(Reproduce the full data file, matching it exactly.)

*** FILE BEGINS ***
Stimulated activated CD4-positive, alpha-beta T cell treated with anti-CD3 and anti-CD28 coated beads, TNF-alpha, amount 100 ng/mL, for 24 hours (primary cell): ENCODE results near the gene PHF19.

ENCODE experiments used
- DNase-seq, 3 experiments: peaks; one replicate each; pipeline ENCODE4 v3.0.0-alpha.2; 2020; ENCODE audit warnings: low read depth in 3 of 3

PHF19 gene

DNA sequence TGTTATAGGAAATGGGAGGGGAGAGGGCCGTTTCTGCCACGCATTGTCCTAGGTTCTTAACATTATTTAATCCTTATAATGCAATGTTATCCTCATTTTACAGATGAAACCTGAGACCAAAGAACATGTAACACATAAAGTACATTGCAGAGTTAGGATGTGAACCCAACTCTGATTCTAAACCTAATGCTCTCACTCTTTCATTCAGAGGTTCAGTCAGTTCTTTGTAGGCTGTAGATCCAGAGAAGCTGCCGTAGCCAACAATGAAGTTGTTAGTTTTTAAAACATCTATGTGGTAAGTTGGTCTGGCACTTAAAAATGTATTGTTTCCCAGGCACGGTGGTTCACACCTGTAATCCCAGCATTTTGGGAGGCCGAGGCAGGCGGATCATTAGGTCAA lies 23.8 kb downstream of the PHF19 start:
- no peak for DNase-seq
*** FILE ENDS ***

Stimulated activated CD4-positive, alpha-beta T cell treated with anti-CD3 and anti-CD28 coated beads, TNF-alpha, amount 100 ng/mL, for 24 hours (primary cell): ENCODE results near the gene PHF19.

ENCODE experiments used
- DNase-seq, 3 experiments: peaks; one replicate each; pipeline ENCODE4 v3.0.0-alpha.2; 2020; ENCODE audit warnings: low read depth in 3 of 3

PHF19 gene

DNA sequence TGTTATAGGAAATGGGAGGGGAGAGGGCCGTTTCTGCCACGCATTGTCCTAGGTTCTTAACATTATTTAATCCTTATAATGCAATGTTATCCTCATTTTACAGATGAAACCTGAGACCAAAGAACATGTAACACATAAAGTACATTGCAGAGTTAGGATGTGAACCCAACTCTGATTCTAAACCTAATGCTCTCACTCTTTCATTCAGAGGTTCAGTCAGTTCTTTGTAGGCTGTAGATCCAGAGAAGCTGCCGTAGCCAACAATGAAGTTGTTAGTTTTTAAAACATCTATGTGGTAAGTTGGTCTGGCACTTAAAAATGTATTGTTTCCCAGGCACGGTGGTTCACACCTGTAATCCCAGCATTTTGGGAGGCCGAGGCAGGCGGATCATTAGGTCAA lies 23.8 kb downstream of the PHF19 start:
- no peak for DNase-seq